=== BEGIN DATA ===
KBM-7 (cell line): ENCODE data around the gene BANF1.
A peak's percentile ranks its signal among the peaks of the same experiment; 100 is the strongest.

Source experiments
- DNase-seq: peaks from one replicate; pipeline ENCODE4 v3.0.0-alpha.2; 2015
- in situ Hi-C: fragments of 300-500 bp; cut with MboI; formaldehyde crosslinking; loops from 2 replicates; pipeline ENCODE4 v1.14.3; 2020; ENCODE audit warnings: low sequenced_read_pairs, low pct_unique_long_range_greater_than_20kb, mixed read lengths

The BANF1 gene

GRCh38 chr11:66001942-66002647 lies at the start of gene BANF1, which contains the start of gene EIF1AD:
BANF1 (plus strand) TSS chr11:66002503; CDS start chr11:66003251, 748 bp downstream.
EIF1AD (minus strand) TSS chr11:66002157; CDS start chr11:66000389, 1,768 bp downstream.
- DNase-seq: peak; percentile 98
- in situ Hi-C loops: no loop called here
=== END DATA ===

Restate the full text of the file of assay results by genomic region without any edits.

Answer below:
KBM-7 (cell line): ENCODE data around the gene BANF1.
A peak's percentile ranks its signal among the peaks of the same experiment; 100 is the strongest.

Source experiments
- DNase-seq: peaks from one replicate; pipeline ENCODE4 v3.0.0-alpha.2; 2015
- in situ Hi-C: fragments of 300-500 bp; cut with MboI; formaldehyde crosslinking; loops from 2 replicates; pipeline ENCODE4 v1.14.3; 2020; ENCODE audit warnings: low sequenced_read_pairs, low pct_unique_long_range_greater_than_20kb, mixed read lengths

The BANF1 gene

GRCh38 chr11:66001942-66002647 lies at the start of gene BANF1, which contains the start of gene EIF1AD:
BANF1 (plus strand) TSS chr11:66002503; CDS start chr11:66003251, 748 bp downstream.
EIF1AD (minus strand) TSS chr11:66002157; CDS start chr11:66000389, 1,768 bp downstream.
- DNase-seq: peak; percentile 98
- in situ Hi-C loops: no loop called here